making a superb Royal Opera debut as a hard-hearted, on-the-make Norina.
The gold-digger shoves aside the dull patina of Pasquale’s past with a
blast of colour and light. We are first introduced to Norina in her
workplace: a fashion photographer’s studio, where she’s a dresser. The
clothes-rail of couture, the flashing cameras and the posing models embody
her own dreams of fame and fortune – the latter emphasised by projected
video images which also reinforce her role-playing insincerity. Peretyatko
has natural comic flair which helped to keep our sympathies in good
balance, though the famous slap which she dishes out to her disgruntled
husband in Act 3 seemed unnecessarily vicious. Technically, she was
immaculate, breezing through the coloratura and demonstrating how to trill
with delicious delicacy. Her soprano had just the right sharpness of edge
as it rose, to convey Norina’s ruthlessness.
Romanian tenor Ioan Hotea struggled a little with some of the higher
reaches of Donizetti’s music for Ernesto, though the final duet for Norina
and Ernesto was well-sung. But, with Michieletto seemingly disinterested in
Ernesto’s romantic dreams, it wasn’t clear what the minx would see in this
teddy-bear clutching moocher, who with the help of Pasquale’s put-upon,
chain-smoking housekeeper, when disinherited and evicted, douses Pasquale’s
precious classic car with oil. One could only wonder what the old man had
done to deserve such punishment and payback.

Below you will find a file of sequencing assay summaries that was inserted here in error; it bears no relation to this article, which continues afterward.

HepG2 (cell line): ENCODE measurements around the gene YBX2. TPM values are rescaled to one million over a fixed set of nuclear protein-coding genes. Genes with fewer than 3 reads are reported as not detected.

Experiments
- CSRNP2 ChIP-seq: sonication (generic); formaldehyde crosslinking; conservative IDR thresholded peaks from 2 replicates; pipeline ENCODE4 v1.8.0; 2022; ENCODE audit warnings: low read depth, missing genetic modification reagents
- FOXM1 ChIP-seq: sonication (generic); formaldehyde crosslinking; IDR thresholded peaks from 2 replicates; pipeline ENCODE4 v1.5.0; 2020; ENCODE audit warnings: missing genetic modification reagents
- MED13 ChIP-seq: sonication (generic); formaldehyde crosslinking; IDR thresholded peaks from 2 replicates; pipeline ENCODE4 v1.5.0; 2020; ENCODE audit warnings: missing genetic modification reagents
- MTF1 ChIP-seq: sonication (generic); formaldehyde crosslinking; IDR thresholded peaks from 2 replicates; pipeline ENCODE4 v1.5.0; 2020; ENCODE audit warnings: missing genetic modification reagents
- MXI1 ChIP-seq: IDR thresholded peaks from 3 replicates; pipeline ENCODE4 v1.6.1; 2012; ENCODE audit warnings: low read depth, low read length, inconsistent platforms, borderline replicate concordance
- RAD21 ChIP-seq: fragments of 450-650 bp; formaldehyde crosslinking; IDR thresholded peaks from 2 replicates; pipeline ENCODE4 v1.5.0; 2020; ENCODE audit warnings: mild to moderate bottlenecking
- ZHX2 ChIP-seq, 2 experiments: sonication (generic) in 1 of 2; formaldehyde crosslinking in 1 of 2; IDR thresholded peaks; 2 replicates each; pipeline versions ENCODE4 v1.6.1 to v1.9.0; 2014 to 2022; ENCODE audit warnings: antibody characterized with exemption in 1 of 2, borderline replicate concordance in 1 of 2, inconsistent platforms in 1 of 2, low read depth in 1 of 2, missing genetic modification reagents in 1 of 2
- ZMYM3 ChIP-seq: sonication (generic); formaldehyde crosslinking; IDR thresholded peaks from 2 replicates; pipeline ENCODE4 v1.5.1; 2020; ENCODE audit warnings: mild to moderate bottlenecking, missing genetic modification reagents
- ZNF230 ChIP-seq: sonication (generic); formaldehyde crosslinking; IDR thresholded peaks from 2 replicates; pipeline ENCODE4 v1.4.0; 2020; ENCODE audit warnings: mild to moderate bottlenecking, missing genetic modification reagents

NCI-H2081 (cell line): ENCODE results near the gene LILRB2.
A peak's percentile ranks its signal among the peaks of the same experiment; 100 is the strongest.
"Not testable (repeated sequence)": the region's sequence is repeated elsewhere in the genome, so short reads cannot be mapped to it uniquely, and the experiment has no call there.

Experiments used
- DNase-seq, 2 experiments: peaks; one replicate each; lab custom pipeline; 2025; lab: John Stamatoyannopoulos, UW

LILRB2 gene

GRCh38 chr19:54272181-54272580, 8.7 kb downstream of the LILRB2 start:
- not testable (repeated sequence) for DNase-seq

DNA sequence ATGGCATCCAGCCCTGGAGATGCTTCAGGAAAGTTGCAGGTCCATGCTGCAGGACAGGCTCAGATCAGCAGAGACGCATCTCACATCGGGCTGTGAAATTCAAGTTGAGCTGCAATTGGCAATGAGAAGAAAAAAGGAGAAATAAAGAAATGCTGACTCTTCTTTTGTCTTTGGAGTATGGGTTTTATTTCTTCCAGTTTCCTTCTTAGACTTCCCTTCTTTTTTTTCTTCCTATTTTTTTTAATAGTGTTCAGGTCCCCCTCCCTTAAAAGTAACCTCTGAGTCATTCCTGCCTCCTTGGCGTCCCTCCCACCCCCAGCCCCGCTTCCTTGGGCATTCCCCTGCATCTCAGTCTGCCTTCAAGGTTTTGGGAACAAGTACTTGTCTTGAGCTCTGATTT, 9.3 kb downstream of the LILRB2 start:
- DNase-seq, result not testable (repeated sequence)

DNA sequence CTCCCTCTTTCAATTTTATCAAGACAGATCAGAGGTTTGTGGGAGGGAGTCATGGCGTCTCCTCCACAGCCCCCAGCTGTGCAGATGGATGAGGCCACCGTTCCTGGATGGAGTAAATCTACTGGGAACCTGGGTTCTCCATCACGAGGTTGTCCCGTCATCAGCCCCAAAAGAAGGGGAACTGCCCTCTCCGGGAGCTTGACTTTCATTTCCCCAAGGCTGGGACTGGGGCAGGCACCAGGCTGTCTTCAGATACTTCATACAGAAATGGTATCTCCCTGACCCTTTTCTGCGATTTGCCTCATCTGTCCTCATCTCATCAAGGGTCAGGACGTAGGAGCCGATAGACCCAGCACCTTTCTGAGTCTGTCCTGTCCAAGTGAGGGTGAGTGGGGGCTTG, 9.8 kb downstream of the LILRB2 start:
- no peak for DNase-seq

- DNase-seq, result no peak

Bryn Terfel as Pasquale, holding a puppet of Norina. Photo credit: Clive Barda.
Markus Werber is a suave, handsome schemer – though not necessarily a
convincing ‘doctor’ – and equals Terfel for panache in their patter duet:
all the more impressive as they have to manipulate puppets while scooting
through the syllables – and a neat suggestion that Pasquale is imagining
taking back control while we can see that it’s Malatesta who is really
pulling the strings. The puppets are Michieletto’s solution to Donizetti’s
failure to really integrate the chorus, who don’t appear until late in the
day, and three puppeteers kept us entertained when Pasquale’s servants
reflected on his misfortunes. In the pit, Evelino PidÚ led a vibrant and
well-paced account of the score.
Only the ending seemed a false note. The deception revealed, the humiliated
but humbled Don Pasquale forgives everyone and gives a green light to Norina
and Ernesto’s marriage; he recognises that although Malatesta has tricked
him, the trials of his pseudo-marriage have in fact saved him from his own
stubbornness and the very real disaster that would have ensued had he
actually entered into wedlock with a younger woman. Michieletto eschews any
such happy ending. Here, Pasquale is consigned to a wheelchair and packed
off to a nursing home. An unnecessarily callous final act of cruelty? But,
he has one consolation: he’s still got the keys to the house.
Donizetti: Don Pasquale
Don Pasquale – Bryn Terfel, Norina – Olga Peretyatko, Ernesto – Ioan Hotea,
Doctor Malatesta – Markus Werba, Notary – Bryan Secombe, Actors (Sam Alan,
Ashley Bain, Josh Cavendish, Peter Cooney, Jerome Dowling, Jane Eyers,
Judith Georgi, Jamal Low, Lockhart Ogilvie, Jeremiah Olusola); Director –
Damiano Michieletto, Conductor – Evelino PidÚ, Set designer – Paolo Fantin,
Costume designer – Agostino Cavalca, Lighting designer – Alessandro
Carletti, Video designers – rocafilm, Orchestra and Chorus of the Royal
Royal Opera House, Covent Garden, London; Monday 14th October
product_title=Donizetti’s Don Pasquale, at the Royal Opera House
product_by=A review by Claire Seymour
product_id=Above: Bryn Terfel as Don Pasquale and Olga Peretyatko as Norina
Photo credit: Clive Barda